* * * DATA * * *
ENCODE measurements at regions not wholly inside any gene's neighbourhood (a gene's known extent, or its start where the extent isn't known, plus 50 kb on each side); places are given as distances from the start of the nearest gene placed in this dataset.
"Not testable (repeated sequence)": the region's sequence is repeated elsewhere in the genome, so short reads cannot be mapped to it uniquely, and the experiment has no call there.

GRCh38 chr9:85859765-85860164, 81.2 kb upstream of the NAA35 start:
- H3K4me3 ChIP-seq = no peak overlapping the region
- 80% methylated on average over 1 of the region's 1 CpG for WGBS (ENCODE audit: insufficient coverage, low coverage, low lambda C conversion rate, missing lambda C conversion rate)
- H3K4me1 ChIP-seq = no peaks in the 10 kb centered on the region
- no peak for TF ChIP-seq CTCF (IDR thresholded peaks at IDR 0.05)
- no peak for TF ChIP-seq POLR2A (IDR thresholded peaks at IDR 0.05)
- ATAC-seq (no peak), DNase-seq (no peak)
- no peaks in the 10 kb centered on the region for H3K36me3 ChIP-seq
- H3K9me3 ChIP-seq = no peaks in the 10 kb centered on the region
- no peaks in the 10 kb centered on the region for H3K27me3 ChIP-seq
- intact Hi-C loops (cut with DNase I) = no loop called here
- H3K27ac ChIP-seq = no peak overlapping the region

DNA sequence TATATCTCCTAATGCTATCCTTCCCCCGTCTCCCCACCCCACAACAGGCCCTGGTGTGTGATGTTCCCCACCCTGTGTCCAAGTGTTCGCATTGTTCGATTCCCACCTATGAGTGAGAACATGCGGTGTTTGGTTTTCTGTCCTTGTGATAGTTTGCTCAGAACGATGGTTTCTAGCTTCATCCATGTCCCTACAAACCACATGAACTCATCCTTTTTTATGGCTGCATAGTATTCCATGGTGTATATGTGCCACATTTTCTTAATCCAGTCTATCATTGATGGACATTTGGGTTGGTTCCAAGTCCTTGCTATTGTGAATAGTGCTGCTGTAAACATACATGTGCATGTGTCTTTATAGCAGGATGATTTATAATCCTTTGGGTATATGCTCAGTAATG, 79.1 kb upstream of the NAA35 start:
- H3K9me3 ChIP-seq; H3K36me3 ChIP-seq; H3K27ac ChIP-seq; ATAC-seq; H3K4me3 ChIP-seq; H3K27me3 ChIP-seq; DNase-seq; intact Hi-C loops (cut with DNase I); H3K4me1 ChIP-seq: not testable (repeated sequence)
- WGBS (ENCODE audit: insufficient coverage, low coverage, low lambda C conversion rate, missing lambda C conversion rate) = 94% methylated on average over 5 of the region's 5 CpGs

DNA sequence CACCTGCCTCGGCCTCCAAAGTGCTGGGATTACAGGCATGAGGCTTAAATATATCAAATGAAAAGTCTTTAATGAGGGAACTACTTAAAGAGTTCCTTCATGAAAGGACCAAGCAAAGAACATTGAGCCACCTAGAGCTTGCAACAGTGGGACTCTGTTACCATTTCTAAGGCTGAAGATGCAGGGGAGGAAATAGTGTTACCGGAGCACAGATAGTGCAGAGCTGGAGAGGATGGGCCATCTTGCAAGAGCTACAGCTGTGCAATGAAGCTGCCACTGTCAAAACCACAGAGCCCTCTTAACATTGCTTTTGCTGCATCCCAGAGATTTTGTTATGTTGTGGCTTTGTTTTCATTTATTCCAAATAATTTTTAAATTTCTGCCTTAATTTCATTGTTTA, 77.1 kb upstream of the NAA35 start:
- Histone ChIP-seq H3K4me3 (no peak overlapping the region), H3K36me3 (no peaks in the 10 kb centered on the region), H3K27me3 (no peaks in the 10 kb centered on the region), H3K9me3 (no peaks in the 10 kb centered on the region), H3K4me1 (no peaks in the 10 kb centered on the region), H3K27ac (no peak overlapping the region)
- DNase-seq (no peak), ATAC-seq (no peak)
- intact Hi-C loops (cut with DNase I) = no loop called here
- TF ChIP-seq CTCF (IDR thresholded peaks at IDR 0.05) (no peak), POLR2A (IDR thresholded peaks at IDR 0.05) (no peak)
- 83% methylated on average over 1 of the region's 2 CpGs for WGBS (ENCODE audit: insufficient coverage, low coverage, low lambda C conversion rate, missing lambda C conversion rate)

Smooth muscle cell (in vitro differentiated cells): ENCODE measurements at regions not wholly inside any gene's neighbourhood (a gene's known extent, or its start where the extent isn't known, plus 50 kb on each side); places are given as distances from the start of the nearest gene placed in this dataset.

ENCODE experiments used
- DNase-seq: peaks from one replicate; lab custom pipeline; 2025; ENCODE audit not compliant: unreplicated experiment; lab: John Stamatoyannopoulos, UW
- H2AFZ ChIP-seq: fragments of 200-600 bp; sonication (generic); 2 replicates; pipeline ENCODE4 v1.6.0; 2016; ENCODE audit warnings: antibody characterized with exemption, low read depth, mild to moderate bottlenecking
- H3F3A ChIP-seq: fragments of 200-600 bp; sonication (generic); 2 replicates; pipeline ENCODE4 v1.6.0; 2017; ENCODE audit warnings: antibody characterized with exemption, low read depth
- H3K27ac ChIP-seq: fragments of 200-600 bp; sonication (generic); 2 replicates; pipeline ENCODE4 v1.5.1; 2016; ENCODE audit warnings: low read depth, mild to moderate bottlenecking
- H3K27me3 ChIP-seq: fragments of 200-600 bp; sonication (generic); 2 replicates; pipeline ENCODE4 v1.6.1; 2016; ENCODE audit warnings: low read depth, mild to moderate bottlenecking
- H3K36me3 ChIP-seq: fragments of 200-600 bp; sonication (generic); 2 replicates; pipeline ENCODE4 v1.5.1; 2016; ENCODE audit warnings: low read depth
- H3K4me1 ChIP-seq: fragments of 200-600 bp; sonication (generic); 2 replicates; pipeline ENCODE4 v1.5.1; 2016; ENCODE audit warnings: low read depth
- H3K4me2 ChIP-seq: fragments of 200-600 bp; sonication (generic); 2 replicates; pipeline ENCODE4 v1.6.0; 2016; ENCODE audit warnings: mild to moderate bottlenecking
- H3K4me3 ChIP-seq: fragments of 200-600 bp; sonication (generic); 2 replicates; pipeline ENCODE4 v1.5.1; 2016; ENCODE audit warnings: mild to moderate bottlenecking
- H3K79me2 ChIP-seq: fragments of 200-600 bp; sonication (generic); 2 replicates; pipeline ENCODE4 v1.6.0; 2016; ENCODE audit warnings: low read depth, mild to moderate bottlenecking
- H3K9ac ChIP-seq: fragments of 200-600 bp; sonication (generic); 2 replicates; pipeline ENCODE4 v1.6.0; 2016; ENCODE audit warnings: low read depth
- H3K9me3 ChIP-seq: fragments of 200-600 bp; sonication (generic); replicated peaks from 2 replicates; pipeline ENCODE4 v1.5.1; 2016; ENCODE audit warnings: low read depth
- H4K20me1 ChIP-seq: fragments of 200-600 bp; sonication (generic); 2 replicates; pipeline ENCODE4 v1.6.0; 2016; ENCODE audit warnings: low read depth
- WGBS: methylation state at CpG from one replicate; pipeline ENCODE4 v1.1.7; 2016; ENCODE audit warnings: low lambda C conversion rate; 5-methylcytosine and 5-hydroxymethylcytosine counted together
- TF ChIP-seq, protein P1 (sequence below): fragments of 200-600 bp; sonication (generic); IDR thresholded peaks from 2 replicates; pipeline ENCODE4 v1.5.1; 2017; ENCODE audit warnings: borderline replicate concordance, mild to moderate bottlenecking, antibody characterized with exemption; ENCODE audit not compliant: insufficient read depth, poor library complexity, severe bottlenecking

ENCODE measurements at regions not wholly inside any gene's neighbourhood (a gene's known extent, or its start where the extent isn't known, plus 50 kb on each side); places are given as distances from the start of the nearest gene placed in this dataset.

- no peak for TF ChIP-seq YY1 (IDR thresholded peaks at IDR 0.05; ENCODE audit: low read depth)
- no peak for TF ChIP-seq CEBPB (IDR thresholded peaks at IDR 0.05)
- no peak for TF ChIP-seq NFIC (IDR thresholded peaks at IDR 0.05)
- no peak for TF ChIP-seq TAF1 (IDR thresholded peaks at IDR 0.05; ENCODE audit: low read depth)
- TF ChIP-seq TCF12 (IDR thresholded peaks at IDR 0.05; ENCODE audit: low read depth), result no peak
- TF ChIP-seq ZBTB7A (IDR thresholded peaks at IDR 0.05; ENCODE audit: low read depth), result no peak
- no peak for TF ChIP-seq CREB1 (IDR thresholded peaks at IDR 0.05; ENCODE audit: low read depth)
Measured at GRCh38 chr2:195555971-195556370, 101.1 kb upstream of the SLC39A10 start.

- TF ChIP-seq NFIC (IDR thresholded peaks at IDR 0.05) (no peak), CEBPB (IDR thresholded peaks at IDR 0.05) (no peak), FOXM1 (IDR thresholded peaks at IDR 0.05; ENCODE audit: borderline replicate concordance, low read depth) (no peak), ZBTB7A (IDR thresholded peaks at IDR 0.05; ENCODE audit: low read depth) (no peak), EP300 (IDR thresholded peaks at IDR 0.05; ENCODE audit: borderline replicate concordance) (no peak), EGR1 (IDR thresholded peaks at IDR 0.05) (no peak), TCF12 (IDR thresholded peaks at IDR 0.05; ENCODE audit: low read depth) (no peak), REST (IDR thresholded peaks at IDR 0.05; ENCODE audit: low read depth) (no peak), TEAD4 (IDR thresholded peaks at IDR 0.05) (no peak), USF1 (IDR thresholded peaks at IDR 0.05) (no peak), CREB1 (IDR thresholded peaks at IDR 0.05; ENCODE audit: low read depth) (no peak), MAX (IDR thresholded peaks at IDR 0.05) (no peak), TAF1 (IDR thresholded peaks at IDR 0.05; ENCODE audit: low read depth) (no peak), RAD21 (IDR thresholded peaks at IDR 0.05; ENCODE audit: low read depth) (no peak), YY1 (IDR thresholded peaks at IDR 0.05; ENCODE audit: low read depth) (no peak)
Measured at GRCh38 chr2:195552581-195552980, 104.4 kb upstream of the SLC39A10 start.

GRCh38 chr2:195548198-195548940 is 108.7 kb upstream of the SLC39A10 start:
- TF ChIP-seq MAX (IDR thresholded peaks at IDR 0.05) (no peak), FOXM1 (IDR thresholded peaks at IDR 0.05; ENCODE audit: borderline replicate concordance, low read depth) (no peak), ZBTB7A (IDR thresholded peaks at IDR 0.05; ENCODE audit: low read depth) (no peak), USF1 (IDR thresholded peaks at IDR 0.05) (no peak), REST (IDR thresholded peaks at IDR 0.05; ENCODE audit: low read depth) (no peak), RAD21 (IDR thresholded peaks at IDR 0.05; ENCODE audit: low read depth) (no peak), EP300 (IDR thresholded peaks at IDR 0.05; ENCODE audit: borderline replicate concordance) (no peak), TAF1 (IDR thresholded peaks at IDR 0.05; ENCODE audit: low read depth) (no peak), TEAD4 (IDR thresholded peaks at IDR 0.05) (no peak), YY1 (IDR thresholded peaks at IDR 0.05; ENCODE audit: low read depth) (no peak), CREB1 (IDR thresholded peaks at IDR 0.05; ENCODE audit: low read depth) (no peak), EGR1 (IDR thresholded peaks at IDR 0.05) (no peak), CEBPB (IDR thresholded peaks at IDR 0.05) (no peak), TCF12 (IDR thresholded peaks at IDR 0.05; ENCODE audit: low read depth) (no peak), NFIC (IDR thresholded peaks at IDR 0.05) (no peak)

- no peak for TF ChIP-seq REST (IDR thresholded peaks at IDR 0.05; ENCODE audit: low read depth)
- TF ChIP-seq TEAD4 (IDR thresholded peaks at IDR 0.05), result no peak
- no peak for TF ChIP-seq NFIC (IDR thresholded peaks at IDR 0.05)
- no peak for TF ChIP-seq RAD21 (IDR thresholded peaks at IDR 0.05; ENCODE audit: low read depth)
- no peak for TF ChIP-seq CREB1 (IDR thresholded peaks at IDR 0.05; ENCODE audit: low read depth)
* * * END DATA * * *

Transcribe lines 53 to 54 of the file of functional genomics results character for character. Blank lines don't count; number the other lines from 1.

- TF ChIP-seq MAX (IDR thresholded peaks at IDR 0.05) (no peak), FOXM1 (IDR thresholded peaks at IDR 0.05; ENCODE audit: borderline replicate concordance, low read depth) (no peak), ZBTB7A (IDR thresholded peaks at IDR 0.05; ENCODE audit: low read depth) (no peak), USF1 (IDR thresholded peaks at IDR 0.05) (no peak), REST (IDR thresholded peaks at IDR 0.05; ENCODE audit: low read depth) (no peak), RAD21 (IDR thresholded peaks at IDR 0.05; ENCODE audit: low read depth) (no peak), EP300 (IDR thresholded peaks at IDR 0.05; ENCODE audit: borderline replicate concordance) (no peak), TAF1 (IDR thresholded peaks at IDR 0.05; ENCODE audit: low read depth) (no peak), TEAD4 (IDR thresholded peaks at IDR 0.05) (no peak), YY1 (IDR thresholded peaks at IDR 0.05; ENCODE audit: low read depth) (no peak), CREB1 (IDR thresholded peaks at IDR 0.05; ENCODE audit: low read depth) (no peak), EGR1 (IDR thresholded peaks at IDR 0.05) (no peak), CEBPB (IDR thresholded peaks at IDR 0.05) (no peak), TCF12 (IDR thresholded peaks at IDR 0.05; ENCODE audit: low read depth) (no peak), NFIC (IDR thresholded peaks at IDR 0.05) (no peak)

- no peak for TF ChIP-seq REST (IDR thresholded peaks at IDR 0.05; ENCODE audit: low read depth)